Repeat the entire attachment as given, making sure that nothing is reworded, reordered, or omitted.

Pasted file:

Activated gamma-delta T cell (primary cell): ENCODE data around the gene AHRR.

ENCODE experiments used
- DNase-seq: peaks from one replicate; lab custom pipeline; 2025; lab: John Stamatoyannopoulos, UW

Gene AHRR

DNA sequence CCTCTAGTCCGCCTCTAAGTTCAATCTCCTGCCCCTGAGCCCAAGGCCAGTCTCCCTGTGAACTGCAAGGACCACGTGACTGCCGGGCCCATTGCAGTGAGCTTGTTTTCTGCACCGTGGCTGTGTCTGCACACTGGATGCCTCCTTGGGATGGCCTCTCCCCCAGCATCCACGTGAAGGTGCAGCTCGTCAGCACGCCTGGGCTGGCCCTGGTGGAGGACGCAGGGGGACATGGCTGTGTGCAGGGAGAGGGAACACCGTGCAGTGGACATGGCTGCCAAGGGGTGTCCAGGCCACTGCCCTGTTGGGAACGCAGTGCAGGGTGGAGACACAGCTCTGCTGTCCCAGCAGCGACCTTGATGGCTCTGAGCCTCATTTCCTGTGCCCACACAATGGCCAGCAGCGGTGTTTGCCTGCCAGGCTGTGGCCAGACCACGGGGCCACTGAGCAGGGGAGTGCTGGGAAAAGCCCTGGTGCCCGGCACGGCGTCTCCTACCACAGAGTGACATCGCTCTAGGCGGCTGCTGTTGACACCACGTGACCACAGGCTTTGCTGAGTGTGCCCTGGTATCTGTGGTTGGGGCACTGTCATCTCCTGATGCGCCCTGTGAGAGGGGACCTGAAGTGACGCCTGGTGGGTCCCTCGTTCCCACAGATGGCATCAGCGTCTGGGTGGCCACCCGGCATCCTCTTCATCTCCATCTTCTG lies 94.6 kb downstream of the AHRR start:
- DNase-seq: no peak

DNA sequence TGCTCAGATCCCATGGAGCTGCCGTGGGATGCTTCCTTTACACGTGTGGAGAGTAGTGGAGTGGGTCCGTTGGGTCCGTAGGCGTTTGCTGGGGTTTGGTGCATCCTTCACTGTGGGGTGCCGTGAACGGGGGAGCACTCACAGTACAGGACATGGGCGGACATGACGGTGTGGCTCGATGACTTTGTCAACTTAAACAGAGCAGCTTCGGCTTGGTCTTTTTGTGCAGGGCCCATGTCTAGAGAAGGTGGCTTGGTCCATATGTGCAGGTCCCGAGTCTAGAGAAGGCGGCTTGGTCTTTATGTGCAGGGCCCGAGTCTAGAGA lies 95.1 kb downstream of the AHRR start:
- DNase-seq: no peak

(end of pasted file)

Activated gamma-delta T cell (primary cell): ENCODE data around the gene AHRR.

ENCODE experiments used
- DNase-seq: peaks from one replicate; lab custom pipeline; 2025; lab: John Stamatoyannopoulos, UW

Gene AHRR

DNA sequence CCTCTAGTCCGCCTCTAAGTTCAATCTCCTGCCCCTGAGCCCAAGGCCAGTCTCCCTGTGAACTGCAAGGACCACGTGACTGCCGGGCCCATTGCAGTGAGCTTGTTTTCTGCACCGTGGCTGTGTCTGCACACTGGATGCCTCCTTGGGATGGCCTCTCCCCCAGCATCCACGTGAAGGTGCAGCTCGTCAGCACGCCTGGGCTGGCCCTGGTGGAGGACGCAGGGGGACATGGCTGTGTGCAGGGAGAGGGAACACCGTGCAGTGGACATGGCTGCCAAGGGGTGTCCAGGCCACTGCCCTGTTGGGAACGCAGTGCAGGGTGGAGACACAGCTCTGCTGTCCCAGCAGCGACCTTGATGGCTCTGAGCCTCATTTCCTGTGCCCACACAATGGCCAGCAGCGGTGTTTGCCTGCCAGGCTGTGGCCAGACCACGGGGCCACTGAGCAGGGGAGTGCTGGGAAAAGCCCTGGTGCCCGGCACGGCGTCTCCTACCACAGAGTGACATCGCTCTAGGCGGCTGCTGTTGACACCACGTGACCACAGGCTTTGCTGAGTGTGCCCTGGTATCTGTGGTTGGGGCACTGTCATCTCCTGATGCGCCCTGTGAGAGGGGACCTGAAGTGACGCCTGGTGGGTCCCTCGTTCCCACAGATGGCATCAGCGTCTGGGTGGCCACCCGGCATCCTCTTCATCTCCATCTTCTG lies 94.6 kb downstream of the AHRR start:
- DNase-seq: no peak

DNA sequence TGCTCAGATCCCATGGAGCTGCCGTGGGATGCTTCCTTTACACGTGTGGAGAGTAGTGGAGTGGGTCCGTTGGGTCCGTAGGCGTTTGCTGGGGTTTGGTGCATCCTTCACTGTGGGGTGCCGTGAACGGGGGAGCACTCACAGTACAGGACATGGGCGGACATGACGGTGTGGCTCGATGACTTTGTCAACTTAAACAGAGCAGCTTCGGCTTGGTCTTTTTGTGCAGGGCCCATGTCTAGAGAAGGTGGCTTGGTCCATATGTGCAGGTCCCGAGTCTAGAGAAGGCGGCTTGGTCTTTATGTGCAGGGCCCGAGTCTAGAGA lies 95.1 kb downstream of the AHRR start:
- DNase-seq: no peak